now, this one's been separated off from a paragraph a litt later, because, here, we're being hinted at to stay indoors unless we really need to go out, because the sun will kill us by shining on us and giving us all cancer. Frankly, 78% of an unknown figure (they conveniently forget to give us that - you know, the absolute numbers of folks with malignant melanoma - it could be two, or two million, we just don't know) means nothing to anyone. But I'll hold off until that paragraph comes along... You can likely guess what it says anyway.
- Pressure on healthcare providers to keep services running in extreme weather – flooding, storms and wildfires are all set to become more common under future climate forecasts and they will all impact critical infrastructure (e.g. water supply, electricity, hospital services).
WILDFIRES? Really? In the UK? Has anyone working at the WHO actually been here? Folks who live in the sticks have to travel ages to get to a hospital, and, ask anyone out in the sticks what the infrastructure is like - half of the poor buggers have to have their own generators it sucks so badly. And, of course, countries much warmer than ours that actually DO get these extremes of weather seem to manage quite well - maybe, instead of invading them for pool we could learn how to cope with stuff like this? Just a thought.
- An increase in health inequalities – increased fuel and food prices and a reduction in access to heating, cooling, insurance and green spaces will all impact those who may already be disadvantaged.
Which do we need? Heating or cooling. Is it going to get hotter or colder? Insurance? Yeah, well, build a house on a flood plain, expect higher premiums, especially against flooding. Green spaces? This pollen factories and ultra fine particle factories? Uh-huh...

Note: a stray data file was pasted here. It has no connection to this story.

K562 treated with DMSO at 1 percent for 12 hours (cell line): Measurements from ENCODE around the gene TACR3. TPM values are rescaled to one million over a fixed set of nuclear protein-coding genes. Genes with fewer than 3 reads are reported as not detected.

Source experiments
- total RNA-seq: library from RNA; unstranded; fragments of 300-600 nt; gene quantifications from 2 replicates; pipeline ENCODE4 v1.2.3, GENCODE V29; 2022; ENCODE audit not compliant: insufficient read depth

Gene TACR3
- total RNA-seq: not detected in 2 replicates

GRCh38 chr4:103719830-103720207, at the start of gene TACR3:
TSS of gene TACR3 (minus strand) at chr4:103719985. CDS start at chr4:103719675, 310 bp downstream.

And now THAT paragraph...
As the report highlights there are many policy areas in which our influence can be felt, be it improvements to energy efficiencies in housing, changing diets so they are more ‘climate friendly’ and changing the ways we look at, and use, various forms of transport, including boosting rates of walking and cycling. If we’re clever about this we will not only tackle some of the drivers of climate change, such as emissions of greenhouse gases, but also improve public health while doing it.
Remember it was bad, very bad, to be outside in the sun in warmer weather? Now they want to have you got out in it walking and cycling. And they want to control your diet, to be more climate friendly, what ever the hell that is (I assume they don't want folks to fart, and they want you to stop eating meat because cows fart quite a lot, it seems - and yeah, of course a vegetarian diet helps with not farting, doesn't it? Apparently not for cows and sheep and such.).
How would I characterize this? Conspiracy theories aside, and in plain words, fucking senseless.
Now I'm going back outside, in the very warm and pleasant sunshine to, perhaps, take a dip in the cement pond build so far from a flood plain that they have to desalinate water here to fill it. Cos they build in sensible places here. And don't interfere in people's lives anywhere near as much as our lot do.